"Within the last year, the popularity of the slang term “ratchet” has exploded in pop culture. But to those of us from Louisiana, the word has been commonly used for almost a decade.
First things first. The slang term “ratchet” has absolutely nothing to do with the word “wretched.” Chicago Sun Times journalist John W. Fountain painfully attempted to suggest that ratchet was simply a butchering of a common English word. And he’s not alone. Bloggers, UrbanDictionary.com, and a variety of question and answer sites all mistakenly attribute the origin of ratchet with wretched.
..."in the years following the ... 2004 release [of the dance song "Do tha Ratchet”] the word ratchet became an adjective for anything “ghetto” or “busted” looking...
..."Now if you’ve ever seen a socket wrench with a ratcheting handle in use, you would know about its back-and-forth twisting movement when removing nuts and bolts. When you “Do Da Ratchet,” it involves twisting and jerking back-and-forth movements.*
In the original music video for “Do Da Ratchet” you can see clubgoers and others doing the ratchet dance, and moving their arms in circular ratcheting motions. And true to the dance term’s double meaning as something hood or ghetto, at the 1:24 mark in the video** you can see what appears to be a pregnant woman holding a bottle of beer as she dances in the club.
"Do Da Ratchet” was in heavy rotation on Hip Hop radio stations in Louisiana from Shreveport all the way down to Baton Rouge. But in the years following the song’s 2004 release, the word ratchet became an adjective for anything “ghetto” or “busted” looking."...
*The video that is referenced in this quote is given below as Example #1 in Part II of this series.
** The video that is referenced in this quote is given below as Example #2 in Part II of this series.
5. From http://nymag.com/thecut/2013/04/ratchet-the-rap-insult-that-became-a-compliment.html "Ratchet: The Rap Insult That Became a Compliment" By John Ortved, April 11, 2013
[Pancocojams Editor: The beginning sentence in this excerpt refers to a 2012 photograph that Pop star Beyonce posted of herself on social media wearing earrings that spelled the word "ratchet".]
..."One of Beyoncé’s skills is trend-spotting, and indeed ratchet has been all over popular culture in the past year. LL Cool J released a single named “Ratchet” last November, using the word as an adjective to describe a woman who is only after a man’s money. In his September single “Bandz a Make Her Dance,” Juicy J boasts of his inability to refuse the advances of "ratchet” women. And in March of 2012, Nicki Minaj dropped “Right By My Side,” with Chris Brown, in which she lamented that “all them bi&&hes* is ratchet.” At the same time, the “Ratchet Girl Anthem,” a parody track recorded by Philip and Emmanuel Houston, collected tens of millions of Youtube hits. In it, the Atlanta brothers pretend to be ratchet women describing their ilk: They carry outdated flip phones, go clubbing while pregnant, and try to punch other women in the face. “Ratchet is basically a lack of home training — being out in public and acting like you don’t have any sense,” Philip Houston told the Cut. “Putting a weave in the microwave just to curl it, that’s ratchet.”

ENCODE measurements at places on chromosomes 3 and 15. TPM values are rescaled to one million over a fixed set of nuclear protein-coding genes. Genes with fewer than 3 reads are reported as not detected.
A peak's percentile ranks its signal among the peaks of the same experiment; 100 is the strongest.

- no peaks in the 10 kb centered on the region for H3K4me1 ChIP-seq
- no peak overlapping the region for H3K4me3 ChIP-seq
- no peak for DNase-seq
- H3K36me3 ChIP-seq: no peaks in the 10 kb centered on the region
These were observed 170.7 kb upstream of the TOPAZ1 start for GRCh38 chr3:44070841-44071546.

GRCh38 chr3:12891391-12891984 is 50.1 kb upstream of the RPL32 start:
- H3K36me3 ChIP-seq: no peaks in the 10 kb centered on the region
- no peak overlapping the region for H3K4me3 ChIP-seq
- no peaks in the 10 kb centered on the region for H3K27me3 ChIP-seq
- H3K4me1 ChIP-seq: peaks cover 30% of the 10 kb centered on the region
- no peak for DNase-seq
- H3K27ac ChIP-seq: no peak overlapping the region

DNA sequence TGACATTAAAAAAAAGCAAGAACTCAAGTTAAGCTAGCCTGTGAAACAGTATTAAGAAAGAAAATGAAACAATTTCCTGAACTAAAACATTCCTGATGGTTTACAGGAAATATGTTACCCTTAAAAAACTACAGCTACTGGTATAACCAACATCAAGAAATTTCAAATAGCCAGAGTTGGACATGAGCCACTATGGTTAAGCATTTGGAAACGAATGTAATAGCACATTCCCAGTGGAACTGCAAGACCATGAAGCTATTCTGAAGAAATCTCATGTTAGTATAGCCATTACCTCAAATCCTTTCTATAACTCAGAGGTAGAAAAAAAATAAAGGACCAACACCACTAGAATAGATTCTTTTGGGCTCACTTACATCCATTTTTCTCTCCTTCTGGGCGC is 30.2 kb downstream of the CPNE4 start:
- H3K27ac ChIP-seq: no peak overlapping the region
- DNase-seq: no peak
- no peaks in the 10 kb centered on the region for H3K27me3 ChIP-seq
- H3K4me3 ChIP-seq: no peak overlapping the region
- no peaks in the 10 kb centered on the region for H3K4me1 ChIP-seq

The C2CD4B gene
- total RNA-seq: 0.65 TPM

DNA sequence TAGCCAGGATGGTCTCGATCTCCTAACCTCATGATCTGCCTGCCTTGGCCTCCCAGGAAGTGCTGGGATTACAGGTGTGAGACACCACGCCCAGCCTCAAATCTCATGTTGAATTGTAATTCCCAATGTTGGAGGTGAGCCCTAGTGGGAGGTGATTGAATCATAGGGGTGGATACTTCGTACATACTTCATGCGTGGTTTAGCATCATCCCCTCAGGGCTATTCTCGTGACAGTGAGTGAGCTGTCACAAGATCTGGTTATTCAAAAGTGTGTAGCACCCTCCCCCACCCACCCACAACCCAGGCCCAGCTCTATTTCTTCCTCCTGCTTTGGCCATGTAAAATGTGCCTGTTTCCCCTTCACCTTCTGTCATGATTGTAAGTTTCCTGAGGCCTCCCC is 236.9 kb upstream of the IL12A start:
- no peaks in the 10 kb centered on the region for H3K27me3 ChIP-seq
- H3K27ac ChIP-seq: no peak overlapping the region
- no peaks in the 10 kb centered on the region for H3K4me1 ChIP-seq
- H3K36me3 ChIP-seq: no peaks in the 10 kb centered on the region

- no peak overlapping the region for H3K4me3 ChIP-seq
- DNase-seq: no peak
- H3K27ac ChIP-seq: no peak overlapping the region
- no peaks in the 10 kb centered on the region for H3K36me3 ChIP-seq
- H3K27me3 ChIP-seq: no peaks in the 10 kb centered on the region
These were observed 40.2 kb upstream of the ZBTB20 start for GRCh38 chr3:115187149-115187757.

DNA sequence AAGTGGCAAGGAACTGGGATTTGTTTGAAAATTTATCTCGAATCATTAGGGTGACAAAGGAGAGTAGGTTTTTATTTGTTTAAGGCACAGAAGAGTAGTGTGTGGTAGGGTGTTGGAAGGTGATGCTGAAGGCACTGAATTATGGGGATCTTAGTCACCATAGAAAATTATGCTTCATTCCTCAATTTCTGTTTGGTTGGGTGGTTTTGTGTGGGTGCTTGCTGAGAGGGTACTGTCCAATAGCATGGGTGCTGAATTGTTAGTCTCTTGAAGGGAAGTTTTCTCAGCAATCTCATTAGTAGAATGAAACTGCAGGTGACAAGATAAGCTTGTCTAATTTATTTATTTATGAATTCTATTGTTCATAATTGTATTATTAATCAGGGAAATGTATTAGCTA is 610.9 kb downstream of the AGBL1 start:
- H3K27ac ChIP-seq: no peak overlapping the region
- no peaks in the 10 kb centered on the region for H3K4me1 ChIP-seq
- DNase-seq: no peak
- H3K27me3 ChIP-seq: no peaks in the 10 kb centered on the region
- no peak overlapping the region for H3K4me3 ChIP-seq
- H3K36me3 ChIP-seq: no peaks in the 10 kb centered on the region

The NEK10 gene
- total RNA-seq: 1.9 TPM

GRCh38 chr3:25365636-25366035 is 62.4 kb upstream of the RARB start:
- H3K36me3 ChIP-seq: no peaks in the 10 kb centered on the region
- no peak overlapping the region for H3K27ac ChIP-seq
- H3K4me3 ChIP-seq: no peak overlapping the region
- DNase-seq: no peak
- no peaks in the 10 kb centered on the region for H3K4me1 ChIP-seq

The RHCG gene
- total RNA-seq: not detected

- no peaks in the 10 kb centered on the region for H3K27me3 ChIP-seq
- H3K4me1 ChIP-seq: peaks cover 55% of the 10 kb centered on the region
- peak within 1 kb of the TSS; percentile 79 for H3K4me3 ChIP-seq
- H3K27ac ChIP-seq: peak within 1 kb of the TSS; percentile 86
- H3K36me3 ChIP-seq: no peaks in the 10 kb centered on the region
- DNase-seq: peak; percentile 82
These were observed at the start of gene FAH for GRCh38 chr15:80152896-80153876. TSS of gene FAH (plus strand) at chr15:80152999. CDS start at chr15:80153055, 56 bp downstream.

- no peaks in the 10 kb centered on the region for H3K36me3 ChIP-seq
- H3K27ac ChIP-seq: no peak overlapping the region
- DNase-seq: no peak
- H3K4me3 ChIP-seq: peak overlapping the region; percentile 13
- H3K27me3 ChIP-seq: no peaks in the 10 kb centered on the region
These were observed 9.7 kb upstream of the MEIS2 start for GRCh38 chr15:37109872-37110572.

..."In the liner notes of the [2004 Lil' Boosie "Do tha Ratchet] CD [producer] Phunk Dawg wrote a definition of ratchet: “n., pron., v, adv., 1. To be ghetto, real, gutter, nasty. 2. It’s whatever, bout it, etc.”
But the popularity of the song, and the adoption of ratchet by other, bigger names in the business — especially as rappers from the “Dirty South,” like Lil Wayne, T.I., and Juicy J came into vogue in the later 2000s — meant the definition of the word could not stay in the hands of Lava House Records. “It’s not necessarily negative. You could say ‘I’m ratchet’ to say ‘I’m real. I’m ghetto. I am what I am.’ It can be light, too,” Williams, the producer, explains. When ratchet is used in hip hop, it can also mean cool, sloppy, sleek, or flashy. When Azealia Banks name-checks the word, as she often does on Twitter — “Ratchet bi&&hes* make the world go around” was one recent tweet — it’s hard to figure out exactly what she means, but it definitely has positive connotations."
*This word is fully spelled out in this comment.
This concludes Part I of this series.